Coach’s Corner – Self-Help That Prevents Self-Limiting Beliefs from Becoming Self-Fulfilling

Our thoughts are based on our beliefs, while at the same time these thoughts reaffirm what we believe in.

Some people ‘double-down’ on their commitments, and display courageous optimism in difficult economic and personal times. At the other end, other people doubt and question opportunities, even when these opportunities are in front of them. To me, what differentiates both parties are their beliefs, and how they manage their thoughts.

Photo%20by%20Mitchel%20Lensink%20on%20Unsplash

Photo by Mitchel Lensink on Unsplash

In a previous post, I shared how thoughts affect our mood and our actions, as well as some recommendations to manage our thoughts. Let’s focus on a few specific and common thoughts that are not only self-limiting but can also be self-fulfilling. I also hope a few reminders of pragmatic self-help actions you can make a difference in changing those beliefs and negative thoughts when they appear.

Self-limiting belief: “I’m not ready/qualified/prepared.”

Self-fulfilling result: I don’t apply for the job opportunity, and therefore, I don’t get the job.

Self-help: Self-coaching. Ask yourself these questions, and stay in the positive. 🙂 What outcome am I seeking? Where am I now in achieving this goal? What options and possibilities are there to help me get closer to my goal? How will I turn these options into action? What’s my first step, second step, etc.? How will I know when I’ve achieved my goal? [Self-coaching does have its limits, and I will share these in a future post.]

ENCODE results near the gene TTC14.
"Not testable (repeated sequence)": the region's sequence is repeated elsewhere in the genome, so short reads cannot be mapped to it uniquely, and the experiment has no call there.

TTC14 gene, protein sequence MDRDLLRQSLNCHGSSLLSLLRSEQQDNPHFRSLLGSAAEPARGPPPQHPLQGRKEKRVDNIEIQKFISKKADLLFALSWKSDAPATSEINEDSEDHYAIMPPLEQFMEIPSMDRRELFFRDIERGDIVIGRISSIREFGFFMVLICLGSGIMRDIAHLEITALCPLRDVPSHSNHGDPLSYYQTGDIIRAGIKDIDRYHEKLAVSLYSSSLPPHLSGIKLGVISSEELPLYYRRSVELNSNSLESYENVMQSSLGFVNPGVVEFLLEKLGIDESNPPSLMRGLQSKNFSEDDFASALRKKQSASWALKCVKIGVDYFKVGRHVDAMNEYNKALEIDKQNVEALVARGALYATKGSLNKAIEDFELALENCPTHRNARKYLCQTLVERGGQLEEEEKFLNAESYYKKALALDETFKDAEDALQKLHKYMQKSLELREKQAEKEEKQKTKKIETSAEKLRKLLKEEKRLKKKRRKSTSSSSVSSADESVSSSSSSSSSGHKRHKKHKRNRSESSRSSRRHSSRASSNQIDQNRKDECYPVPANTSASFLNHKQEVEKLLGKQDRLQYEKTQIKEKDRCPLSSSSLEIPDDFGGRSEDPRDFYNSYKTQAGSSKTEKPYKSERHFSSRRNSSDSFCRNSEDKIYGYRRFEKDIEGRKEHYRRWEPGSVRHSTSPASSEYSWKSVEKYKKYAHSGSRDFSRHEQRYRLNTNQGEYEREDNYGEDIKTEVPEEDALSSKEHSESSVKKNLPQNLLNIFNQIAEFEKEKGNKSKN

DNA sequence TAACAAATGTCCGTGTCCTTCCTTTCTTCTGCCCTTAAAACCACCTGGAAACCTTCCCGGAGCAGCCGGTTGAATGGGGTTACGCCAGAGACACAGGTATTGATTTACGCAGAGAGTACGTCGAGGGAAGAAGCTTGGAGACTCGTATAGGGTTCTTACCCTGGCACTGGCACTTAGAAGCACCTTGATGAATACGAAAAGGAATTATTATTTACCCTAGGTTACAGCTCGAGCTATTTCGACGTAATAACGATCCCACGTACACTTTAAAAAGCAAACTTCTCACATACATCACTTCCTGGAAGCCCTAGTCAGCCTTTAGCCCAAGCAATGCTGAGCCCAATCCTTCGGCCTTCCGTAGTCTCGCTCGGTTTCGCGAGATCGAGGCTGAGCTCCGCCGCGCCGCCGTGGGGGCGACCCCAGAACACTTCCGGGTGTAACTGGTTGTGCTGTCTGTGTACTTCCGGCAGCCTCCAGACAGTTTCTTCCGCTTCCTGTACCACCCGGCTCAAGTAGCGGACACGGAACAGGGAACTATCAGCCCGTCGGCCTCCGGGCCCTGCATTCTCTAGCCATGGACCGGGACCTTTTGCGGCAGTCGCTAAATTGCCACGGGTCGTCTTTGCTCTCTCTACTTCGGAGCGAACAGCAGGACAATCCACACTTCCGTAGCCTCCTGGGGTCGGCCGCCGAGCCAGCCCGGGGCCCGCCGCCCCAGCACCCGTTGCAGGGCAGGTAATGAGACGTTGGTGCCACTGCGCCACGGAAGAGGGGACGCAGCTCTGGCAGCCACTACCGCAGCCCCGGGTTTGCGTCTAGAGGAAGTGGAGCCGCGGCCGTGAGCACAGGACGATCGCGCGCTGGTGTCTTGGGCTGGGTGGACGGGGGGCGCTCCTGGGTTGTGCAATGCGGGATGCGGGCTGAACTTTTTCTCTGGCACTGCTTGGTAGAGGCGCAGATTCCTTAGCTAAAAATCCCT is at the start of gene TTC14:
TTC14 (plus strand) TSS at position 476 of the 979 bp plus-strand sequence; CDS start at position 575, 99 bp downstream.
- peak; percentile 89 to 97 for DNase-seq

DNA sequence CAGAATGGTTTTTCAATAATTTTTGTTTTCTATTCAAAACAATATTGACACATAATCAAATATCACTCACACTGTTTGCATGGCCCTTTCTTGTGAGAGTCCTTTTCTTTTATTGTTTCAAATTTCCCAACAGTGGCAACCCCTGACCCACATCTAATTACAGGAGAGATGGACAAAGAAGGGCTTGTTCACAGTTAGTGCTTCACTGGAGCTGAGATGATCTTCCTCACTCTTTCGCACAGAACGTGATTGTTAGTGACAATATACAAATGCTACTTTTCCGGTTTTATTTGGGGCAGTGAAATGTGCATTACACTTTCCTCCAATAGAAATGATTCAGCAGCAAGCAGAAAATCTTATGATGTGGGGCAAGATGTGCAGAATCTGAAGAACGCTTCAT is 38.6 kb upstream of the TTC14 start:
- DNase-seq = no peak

Self-limiting belief: “It’s not my job.”

Self-fulfilling result: My view and understanding of the world remains narrow. I’m busy drawing and protecting boundaries, and not learning and growing.

Self-help: Reflect on how you accepted and took on new responsibilities and projects, AND still maintained your desired work-life balance. Don’t mis-interpret “quiet quitting” [a recent practice adopted by younger workers in America to only work in the hours they are paid for, and not doing anything beyond their work hours and job description] as refusal to accept responsibilities and accountability. The more examples you can identify, the weaker this self-limiting belief becomes. This opens the door to more possibilities for understanding, collaboration and personal growth.

Self-limiting belief: “I’ll never get to the same level of professional accomplishment/status.”

Self-fulfilling result: I continue compare myself to others, chase their goals, and feel like I’m always behind.

Self-help: Define your own success based on your capabilities, rather than the success-measures or expectations of others. Striving to achieve more, and having role-models are good things. However, when we only focus on the achievements of others, we often miss the method by which these individuals achieved their success. The learning opportunity is not only in what others have, but more how they got there. Get curious, and find out how others achieved their goals. Then ask yourself: is this really how I define success? Am I willing to put in the same (or more) effort to achieve this?

The best way to change your thought process is to question your belief. The best way to change your belief is to ask yourself questions.

Check out more blog posts in this series: Coach’s Corner.